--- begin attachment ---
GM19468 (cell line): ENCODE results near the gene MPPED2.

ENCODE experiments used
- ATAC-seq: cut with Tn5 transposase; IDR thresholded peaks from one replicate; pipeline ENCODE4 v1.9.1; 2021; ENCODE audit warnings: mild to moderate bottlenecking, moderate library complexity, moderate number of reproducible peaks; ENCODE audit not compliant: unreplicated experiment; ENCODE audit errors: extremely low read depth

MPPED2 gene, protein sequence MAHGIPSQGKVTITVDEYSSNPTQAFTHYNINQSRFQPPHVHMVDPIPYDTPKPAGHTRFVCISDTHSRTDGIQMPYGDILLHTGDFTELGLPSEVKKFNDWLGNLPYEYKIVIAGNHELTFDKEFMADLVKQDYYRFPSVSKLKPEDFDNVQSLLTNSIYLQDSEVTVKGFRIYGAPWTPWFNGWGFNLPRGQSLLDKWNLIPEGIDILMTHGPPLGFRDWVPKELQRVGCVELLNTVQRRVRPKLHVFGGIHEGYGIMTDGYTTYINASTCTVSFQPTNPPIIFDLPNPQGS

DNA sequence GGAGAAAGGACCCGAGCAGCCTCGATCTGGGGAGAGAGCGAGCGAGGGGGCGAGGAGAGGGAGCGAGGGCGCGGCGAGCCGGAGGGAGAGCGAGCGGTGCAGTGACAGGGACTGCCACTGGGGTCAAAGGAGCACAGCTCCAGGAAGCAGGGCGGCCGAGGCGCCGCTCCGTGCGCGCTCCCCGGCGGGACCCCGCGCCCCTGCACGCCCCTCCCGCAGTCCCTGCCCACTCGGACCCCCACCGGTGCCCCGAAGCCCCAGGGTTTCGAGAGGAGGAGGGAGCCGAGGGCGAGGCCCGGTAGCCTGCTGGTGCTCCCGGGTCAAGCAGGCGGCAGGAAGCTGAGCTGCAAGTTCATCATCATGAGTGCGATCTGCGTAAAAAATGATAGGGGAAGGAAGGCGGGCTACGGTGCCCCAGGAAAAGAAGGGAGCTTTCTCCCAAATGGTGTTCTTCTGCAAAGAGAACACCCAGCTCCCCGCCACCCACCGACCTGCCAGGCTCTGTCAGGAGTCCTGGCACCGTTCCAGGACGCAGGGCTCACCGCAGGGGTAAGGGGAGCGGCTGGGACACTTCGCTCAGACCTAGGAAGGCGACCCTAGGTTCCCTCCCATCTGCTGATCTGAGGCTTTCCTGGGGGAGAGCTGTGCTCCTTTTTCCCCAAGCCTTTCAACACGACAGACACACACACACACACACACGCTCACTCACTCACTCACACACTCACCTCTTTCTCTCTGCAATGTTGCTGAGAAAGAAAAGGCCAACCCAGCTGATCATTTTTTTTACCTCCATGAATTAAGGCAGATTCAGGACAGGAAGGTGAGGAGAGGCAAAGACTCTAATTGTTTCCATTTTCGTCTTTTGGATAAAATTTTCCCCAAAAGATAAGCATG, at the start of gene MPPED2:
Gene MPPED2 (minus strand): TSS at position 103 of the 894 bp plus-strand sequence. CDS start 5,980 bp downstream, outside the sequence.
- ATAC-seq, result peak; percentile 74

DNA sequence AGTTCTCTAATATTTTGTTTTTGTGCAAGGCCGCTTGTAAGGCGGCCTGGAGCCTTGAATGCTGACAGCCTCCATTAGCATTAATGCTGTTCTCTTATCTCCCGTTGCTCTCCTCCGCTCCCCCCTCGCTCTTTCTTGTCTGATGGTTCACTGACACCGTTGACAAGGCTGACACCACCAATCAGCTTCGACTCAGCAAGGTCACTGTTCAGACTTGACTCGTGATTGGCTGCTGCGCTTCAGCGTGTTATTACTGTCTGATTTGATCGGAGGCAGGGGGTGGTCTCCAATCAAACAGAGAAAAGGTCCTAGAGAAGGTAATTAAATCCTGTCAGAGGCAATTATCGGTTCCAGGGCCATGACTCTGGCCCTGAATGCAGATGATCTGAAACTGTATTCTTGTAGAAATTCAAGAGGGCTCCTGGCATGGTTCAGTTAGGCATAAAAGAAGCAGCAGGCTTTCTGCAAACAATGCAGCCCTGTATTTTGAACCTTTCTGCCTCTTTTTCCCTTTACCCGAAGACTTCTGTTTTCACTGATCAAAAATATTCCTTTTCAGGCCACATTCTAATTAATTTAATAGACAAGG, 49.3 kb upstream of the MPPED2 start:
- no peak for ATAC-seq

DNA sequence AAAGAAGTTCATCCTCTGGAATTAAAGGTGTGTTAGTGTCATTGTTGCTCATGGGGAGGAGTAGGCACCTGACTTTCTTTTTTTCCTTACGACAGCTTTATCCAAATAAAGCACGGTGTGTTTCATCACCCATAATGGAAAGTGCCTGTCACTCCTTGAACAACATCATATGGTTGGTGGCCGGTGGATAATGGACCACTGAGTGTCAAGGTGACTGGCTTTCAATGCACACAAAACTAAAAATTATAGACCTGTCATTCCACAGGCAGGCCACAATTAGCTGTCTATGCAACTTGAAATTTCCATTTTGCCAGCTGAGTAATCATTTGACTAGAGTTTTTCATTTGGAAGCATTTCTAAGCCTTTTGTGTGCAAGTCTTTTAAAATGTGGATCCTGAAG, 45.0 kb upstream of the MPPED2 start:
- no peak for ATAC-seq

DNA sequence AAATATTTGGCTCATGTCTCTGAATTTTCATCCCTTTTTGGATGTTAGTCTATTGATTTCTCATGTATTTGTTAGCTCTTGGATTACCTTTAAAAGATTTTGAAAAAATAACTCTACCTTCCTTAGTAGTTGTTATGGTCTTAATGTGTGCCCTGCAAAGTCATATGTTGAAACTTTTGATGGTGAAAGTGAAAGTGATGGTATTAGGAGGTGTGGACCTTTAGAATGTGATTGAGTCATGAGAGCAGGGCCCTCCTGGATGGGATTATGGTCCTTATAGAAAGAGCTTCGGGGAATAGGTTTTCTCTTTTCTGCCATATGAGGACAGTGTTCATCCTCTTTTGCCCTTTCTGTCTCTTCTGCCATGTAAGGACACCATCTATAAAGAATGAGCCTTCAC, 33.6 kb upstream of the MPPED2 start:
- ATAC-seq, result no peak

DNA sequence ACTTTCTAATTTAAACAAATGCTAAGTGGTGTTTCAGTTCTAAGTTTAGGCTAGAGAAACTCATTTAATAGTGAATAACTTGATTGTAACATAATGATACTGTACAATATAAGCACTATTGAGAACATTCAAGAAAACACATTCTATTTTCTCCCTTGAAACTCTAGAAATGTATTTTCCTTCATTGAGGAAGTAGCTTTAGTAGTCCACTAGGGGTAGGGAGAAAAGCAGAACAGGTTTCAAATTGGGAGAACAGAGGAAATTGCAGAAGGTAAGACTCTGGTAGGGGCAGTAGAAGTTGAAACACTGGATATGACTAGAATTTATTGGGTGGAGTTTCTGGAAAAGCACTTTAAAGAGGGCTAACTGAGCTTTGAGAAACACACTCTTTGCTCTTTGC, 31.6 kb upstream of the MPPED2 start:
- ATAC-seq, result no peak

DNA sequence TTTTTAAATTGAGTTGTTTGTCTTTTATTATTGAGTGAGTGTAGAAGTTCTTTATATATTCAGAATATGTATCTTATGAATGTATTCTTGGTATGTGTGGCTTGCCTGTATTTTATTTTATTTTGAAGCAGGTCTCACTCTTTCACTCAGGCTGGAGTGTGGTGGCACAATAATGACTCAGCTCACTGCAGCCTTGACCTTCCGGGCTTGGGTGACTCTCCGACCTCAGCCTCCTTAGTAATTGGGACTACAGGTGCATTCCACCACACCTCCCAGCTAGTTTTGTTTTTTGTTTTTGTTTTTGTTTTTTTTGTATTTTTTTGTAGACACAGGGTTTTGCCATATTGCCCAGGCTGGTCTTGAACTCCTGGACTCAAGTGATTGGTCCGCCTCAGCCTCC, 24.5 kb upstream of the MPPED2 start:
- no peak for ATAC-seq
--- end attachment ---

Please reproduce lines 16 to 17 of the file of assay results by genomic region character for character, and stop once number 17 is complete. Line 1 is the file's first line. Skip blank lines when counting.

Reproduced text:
DNA sequence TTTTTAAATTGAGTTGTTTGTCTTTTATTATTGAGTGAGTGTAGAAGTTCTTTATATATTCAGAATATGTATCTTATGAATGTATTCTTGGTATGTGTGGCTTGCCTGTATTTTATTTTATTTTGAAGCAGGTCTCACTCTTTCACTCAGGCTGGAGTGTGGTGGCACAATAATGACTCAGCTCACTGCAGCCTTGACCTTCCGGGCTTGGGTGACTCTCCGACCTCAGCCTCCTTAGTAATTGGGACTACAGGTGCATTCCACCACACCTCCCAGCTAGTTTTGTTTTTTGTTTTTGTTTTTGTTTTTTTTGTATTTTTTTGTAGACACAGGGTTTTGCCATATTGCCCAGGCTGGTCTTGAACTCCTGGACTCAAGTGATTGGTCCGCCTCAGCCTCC, 24.5 kb upstream of the MPPED2 start:
- no peak for ATAC-seq